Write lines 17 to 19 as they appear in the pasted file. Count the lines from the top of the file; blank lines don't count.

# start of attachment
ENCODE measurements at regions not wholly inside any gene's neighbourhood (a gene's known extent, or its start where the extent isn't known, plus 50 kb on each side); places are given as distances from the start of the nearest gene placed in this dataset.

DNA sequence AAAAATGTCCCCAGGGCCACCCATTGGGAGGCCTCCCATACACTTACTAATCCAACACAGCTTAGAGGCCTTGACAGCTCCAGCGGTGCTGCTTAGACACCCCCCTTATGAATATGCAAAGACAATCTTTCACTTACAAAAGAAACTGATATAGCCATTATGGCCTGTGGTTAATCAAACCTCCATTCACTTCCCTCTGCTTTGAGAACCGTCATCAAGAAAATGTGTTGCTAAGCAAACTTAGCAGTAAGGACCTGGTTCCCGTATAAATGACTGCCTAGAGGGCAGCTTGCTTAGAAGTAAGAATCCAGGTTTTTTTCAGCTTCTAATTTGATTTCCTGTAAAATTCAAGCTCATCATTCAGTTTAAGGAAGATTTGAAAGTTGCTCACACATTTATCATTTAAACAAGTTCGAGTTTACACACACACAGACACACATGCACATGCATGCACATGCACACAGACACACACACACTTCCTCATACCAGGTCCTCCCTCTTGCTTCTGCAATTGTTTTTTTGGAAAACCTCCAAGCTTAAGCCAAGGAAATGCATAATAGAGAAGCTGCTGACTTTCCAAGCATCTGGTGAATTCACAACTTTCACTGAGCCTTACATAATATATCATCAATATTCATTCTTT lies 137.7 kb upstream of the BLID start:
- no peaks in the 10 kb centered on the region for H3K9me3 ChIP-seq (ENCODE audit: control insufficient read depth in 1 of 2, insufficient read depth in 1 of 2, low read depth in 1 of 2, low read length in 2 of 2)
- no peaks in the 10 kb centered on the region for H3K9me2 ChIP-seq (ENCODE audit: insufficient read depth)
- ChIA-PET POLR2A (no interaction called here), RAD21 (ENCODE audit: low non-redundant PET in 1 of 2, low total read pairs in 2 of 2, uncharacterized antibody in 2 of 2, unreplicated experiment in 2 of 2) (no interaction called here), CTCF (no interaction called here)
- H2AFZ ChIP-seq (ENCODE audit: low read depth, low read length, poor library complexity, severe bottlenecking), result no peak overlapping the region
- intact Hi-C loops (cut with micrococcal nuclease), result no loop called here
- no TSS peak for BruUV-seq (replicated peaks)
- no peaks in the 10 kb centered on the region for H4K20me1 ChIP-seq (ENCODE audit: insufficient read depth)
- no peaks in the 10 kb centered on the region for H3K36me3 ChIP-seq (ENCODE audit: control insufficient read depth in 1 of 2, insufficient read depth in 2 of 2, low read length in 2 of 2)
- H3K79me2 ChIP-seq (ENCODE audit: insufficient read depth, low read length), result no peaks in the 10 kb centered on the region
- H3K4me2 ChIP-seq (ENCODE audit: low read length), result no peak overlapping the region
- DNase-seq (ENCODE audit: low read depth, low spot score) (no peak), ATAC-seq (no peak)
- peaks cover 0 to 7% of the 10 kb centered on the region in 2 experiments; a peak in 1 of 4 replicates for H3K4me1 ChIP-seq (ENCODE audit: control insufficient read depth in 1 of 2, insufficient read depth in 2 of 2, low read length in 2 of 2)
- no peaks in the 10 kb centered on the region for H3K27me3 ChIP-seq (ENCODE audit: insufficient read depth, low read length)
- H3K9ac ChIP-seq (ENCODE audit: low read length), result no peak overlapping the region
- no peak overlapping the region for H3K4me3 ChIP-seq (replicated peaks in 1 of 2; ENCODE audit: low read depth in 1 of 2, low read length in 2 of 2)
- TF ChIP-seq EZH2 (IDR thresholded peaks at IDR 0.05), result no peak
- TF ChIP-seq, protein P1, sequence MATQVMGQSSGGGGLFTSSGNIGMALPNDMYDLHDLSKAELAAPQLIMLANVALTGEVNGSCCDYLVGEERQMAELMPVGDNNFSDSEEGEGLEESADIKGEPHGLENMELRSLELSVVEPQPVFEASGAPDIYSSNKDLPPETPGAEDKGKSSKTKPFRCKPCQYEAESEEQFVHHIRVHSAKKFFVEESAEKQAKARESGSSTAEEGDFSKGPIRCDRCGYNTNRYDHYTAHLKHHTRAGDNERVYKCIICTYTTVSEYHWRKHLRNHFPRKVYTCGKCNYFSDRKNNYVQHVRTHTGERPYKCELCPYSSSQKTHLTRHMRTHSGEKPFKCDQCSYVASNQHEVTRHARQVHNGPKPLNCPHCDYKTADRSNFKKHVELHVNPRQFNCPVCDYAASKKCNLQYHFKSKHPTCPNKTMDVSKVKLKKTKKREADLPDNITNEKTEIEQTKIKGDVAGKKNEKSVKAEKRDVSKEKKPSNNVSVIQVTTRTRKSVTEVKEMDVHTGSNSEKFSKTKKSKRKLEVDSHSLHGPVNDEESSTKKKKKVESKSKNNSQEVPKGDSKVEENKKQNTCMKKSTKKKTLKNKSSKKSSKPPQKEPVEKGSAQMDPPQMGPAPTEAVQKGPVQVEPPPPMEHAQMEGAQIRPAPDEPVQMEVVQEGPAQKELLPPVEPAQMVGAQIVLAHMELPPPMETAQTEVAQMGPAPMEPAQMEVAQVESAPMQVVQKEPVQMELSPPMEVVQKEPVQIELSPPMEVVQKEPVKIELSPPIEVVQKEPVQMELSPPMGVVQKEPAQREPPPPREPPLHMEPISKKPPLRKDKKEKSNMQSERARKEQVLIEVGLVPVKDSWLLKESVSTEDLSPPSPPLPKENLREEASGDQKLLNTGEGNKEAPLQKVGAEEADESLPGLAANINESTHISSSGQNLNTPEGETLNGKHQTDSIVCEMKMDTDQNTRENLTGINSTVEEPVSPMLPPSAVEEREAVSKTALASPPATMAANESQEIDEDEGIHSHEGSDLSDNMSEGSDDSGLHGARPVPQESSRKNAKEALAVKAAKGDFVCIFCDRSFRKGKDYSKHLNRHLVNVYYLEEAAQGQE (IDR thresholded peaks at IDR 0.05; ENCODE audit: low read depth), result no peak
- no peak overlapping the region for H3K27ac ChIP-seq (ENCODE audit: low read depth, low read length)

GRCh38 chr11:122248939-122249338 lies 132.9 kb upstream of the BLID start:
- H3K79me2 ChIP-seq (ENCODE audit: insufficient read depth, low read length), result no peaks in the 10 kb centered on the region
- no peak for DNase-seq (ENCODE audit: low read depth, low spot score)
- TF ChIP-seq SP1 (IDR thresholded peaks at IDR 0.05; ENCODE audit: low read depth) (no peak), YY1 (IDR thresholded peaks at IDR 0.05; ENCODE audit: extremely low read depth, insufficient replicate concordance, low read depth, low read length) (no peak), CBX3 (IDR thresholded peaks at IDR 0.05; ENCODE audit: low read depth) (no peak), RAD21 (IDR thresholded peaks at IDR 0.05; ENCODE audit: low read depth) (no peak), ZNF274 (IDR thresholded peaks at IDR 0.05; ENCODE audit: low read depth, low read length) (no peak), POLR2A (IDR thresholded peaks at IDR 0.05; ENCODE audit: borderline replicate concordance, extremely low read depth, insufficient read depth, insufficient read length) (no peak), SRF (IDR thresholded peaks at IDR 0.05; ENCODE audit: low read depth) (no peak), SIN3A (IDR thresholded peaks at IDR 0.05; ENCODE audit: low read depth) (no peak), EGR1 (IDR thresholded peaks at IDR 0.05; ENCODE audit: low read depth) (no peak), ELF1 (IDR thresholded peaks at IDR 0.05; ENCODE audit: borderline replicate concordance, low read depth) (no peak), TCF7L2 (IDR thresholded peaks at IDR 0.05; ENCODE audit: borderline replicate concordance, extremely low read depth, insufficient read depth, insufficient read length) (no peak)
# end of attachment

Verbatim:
- no peak overlapping the region for H3K4me3 ChIP-seq (replicated peaks in 1 of 2; ENCODE audit: low read depth in 1 of 2, low read length in 2 of 2)
- TF ChIP-seq EZH2 (IDR thresholded peaks at IDR 0.05), result no peak
- TF ChIP-seq, protein P1, sequence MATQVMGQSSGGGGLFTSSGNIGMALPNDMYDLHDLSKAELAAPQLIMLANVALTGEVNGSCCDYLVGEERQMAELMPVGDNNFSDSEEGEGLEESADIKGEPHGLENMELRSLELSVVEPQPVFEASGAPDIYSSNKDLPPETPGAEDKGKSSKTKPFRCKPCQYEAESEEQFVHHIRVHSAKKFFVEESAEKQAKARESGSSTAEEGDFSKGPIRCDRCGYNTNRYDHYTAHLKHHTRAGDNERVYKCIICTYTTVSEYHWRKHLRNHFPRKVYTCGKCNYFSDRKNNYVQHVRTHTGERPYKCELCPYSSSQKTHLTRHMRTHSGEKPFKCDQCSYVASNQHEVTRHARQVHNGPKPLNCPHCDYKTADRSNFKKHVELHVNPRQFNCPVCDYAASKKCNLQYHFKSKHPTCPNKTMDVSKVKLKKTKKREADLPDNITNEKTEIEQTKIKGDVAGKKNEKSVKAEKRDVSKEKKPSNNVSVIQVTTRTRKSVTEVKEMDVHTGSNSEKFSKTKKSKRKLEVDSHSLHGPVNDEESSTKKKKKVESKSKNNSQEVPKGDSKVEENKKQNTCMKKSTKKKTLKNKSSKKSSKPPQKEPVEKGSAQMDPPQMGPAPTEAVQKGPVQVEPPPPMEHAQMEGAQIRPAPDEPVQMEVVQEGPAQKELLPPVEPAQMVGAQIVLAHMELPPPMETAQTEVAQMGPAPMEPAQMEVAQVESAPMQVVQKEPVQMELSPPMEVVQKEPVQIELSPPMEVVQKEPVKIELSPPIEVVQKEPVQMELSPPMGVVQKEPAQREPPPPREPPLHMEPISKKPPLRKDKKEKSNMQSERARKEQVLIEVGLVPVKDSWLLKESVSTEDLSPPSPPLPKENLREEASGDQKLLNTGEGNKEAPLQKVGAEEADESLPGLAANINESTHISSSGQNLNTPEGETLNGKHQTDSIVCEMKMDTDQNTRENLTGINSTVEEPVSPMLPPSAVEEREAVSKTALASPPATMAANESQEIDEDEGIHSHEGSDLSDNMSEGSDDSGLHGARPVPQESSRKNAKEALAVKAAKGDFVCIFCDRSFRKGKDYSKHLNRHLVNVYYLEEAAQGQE (IDR thresholded peaks at IDR 0.05; ENCODE audit: low read depth), result no peak